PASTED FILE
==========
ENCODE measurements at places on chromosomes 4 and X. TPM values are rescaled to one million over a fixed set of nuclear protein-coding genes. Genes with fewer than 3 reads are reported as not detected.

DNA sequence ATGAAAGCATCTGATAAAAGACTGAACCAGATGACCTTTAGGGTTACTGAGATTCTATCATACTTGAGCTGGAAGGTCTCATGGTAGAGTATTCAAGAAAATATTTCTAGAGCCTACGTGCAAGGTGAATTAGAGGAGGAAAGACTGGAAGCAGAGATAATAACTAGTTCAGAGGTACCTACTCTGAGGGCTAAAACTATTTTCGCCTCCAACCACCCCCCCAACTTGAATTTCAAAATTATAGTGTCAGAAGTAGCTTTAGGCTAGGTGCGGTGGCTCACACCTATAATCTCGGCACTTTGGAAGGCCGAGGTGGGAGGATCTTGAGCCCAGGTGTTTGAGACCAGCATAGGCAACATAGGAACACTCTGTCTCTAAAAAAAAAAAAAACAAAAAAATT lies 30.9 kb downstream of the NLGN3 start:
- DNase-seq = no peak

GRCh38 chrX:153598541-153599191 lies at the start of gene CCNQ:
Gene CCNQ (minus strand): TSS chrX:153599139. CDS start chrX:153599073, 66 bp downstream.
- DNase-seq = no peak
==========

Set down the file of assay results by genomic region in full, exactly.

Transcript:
ENCODE measurements at places on chromosomes 4 and X. TPM values are rescaled to one million over a fixed set of nuclear protein-coding genes. Genes with fewer than 3 reads are reported as not detected.

DNA sequence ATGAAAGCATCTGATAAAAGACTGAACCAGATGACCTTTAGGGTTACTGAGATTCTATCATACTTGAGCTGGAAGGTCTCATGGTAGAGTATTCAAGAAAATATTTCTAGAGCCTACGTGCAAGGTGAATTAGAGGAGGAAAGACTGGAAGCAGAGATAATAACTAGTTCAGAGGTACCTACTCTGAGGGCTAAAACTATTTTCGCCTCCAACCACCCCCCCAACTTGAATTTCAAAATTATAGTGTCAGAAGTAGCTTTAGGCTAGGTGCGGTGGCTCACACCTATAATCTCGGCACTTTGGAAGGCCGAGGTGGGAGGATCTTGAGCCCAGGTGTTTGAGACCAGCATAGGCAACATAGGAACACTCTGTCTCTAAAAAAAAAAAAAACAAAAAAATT lies 30.9 kb downstream of the NLGN3 start:
- DNase-seq = no peak

GRCh38 chrX:153598541-153599191 lies at the start of gene CCNQ:
Gene CCNQ (minus strand): TSS chrX:153599139. CDS start chrX:153599073, 66 bp downstream.
- DNase-seq = no peak